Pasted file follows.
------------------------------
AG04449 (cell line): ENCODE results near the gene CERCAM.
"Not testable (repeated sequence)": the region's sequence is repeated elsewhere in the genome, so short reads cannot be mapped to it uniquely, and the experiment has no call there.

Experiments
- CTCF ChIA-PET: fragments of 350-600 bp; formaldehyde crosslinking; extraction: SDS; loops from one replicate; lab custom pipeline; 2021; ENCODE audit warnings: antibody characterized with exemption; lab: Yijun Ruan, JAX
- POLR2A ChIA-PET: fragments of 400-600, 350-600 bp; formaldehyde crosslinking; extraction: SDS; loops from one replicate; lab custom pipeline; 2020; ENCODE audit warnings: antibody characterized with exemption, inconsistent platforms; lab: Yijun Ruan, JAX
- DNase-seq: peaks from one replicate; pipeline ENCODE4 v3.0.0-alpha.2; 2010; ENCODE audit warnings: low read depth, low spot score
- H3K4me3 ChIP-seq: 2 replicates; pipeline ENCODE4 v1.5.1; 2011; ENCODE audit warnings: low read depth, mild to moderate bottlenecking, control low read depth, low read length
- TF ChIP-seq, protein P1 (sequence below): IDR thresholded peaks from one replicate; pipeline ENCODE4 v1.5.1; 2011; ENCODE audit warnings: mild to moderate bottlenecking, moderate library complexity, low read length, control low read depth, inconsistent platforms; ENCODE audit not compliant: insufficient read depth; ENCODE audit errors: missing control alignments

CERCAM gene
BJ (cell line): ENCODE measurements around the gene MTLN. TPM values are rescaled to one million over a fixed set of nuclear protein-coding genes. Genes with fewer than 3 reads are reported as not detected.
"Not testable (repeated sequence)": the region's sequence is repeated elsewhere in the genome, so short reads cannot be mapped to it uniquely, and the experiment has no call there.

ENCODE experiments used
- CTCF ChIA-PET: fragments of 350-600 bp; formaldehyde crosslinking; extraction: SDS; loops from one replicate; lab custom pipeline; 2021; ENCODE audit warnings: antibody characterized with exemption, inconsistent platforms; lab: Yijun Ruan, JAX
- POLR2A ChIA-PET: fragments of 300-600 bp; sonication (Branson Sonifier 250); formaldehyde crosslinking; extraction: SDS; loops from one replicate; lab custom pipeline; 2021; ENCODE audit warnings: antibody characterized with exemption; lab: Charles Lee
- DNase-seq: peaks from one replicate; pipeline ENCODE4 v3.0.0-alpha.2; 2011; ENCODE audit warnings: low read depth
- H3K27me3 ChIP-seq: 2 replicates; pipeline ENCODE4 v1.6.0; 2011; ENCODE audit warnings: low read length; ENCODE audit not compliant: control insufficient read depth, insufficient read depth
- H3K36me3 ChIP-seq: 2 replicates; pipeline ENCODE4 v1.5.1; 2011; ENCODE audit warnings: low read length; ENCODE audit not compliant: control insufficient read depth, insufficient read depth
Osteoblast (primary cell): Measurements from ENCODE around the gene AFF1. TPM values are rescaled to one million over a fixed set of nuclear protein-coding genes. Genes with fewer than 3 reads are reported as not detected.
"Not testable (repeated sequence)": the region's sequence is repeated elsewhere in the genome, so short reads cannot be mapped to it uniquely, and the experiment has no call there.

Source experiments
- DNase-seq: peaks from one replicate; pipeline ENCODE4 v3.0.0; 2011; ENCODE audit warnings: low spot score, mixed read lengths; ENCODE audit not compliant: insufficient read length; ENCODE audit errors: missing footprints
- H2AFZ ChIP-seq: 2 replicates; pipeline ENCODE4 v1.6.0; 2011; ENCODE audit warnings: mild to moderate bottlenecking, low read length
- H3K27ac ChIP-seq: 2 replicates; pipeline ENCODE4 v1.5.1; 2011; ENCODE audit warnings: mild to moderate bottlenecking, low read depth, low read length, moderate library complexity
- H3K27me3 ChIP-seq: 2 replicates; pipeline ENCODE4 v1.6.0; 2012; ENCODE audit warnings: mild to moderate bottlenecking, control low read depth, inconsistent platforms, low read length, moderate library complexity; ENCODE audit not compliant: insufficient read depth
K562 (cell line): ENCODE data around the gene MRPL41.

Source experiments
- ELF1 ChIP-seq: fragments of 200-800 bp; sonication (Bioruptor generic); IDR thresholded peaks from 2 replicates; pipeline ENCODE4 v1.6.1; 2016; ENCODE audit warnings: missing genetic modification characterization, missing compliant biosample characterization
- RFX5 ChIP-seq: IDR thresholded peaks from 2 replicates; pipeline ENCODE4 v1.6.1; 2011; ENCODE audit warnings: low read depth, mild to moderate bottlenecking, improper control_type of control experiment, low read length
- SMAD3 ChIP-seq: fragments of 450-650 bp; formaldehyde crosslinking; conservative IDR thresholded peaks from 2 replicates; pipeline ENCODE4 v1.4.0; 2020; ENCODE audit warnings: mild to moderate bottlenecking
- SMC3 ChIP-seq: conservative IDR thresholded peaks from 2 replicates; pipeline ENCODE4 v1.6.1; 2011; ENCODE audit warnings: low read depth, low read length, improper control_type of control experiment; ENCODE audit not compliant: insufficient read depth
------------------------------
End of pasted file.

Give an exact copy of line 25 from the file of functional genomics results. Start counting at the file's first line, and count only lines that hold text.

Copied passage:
K562 (cell line): ENCODE data around the gene MRPL41.